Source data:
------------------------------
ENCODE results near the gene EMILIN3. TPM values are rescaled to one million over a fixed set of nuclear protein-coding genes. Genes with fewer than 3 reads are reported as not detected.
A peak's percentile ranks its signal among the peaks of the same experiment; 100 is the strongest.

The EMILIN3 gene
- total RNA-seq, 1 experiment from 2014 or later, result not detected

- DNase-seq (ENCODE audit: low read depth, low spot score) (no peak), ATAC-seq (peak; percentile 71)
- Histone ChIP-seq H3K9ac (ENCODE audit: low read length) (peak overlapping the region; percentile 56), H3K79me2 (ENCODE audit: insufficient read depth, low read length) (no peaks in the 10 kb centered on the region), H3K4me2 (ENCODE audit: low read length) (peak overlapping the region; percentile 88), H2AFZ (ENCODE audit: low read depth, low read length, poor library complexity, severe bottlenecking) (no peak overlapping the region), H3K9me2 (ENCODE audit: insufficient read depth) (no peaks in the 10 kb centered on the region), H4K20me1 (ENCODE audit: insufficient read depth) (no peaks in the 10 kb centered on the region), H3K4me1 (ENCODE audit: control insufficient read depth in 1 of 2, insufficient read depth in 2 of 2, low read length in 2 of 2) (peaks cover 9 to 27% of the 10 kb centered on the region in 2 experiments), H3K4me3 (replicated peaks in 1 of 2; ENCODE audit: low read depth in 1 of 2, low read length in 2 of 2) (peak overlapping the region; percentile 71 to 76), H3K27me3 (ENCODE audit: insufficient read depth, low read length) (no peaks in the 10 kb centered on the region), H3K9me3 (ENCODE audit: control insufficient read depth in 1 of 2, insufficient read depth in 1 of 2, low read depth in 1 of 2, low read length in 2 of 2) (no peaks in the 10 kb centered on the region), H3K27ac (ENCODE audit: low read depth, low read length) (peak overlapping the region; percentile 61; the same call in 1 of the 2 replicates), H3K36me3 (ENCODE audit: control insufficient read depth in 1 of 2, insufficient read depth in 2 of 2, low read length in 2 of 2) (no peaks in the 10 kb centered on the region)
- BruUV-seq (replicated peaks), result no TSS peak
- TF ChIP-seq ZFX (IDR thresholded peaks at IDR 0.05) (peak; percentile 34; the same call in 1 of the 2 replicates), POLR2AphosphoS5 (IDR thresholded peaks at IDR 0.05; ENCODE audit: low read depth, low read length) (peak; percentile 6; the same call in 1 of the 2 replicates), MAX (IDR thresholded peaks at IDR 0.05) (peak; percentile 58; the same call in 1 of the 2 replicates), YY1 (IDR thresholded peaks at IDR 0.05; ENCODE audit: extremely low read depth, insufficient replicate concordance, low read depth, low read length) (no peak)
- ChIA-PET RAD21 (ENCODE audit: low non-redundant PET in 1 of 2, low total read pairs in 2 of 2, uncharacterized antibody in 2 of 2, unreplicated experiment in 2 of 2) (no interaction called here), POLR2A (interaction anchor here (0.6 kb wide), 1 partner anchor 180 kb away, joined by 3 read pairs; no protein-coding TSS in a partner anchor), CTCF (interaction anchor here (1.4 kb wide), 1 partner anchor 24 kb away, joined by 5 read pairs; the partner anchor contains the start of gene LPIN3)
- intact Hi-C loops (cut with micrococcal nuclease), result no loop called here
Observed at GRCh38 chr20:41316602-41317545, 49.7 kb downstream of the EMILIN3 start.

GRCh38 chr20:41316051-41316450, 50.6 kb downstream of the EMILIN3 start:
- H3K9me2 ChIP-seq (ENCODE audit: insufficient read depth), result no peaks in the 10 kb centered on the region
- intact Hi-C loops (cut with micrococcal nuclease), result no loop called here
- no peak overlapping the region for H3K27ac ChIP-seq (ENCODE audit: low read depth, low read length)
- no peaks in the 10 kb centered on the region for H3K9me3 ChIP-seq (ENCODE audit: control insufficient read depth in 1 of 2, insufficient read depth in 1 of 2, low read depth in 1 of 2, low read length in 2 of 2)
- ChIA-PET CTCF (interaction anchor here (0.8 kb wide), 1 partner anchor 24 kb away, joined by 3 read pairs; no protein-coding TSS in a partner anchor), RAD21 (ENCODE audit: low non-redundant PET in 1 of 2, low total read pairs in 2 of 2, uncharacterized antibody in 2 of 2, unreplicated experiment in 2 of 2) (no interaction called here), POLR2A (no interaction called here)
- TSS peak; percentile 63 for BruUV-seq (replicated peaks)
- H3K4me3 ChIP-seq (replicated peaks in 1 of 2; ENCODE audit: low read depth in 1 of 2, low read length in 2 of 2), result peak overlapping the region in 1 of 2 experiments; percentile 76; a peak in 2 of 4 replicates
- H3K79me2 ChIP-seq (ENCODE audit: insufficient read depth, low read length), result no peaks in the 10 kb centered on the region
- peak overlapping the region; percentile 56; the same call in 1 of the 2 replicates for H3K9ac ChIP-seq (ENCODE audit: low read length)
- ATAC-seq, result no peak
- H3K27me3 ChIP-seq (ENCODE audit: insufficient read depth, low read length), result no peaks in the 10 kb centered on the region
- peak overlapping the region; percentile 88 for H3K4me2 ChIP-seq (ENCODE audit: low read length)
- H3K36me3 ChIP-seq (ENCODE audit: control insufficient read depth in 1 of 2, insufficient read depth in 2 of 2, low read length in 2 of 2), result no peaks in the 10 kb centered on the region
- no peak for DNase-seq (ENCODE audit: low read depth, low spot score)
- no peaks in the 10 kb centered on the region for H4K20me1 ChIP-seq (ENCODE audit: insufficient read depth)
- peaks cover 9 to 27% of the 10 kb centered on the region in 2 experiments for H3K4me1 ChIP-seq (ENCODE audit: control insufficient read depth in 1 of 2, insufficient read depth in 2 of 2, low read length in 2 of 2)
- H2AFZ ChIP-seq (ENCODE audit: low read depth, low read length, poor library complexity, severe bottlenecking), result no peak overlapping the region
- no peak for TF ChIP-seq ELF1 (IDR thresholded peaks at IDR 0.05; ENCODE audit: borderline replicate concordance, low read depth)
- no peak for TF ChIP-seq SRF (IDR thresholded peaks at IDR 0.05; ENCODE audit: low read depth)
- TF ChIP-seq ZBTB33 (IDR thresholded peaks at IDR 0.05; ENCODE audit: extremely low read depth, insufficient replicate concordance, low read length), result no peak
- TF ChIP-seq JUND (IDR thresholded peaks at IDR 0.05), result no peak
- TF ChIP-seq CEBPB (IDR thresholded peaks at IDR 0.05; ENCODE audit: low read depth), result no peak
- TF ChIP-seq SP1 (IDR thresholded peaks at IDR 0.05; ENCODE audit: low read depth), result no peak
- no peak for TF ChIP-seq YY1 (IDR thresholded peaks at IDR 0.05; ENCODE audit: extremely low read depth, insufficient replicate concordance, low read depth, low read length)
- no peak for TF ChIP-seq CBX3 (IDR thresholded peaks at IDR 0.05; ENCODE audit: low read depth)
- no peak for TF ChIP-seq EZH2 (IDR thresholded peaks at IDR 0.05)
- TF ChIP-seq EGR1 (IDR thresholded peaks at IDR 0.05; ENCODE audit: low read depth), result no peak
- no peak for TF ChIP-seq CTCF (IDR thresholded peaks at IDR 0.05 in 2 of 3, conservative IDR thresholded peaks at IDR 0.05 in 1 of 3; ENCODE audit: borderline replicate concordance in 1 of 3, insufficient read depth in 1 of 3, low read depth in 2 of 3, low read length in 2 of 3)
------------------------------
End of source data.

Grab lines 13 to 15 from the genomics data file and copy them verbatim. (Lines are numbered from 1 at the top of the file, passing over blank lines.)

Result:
- H3K9me2 ChIP-seq (ENCODE audit: insufficient read depth), result no peaks in the 10 kb centered on the region
- intact Hi-C loops (cut with micrococcal nuclease), result no loop called here
- no peak overlapping the region for H3K27ac ChIP-seq (ENCODE audit: low read depth, low read length)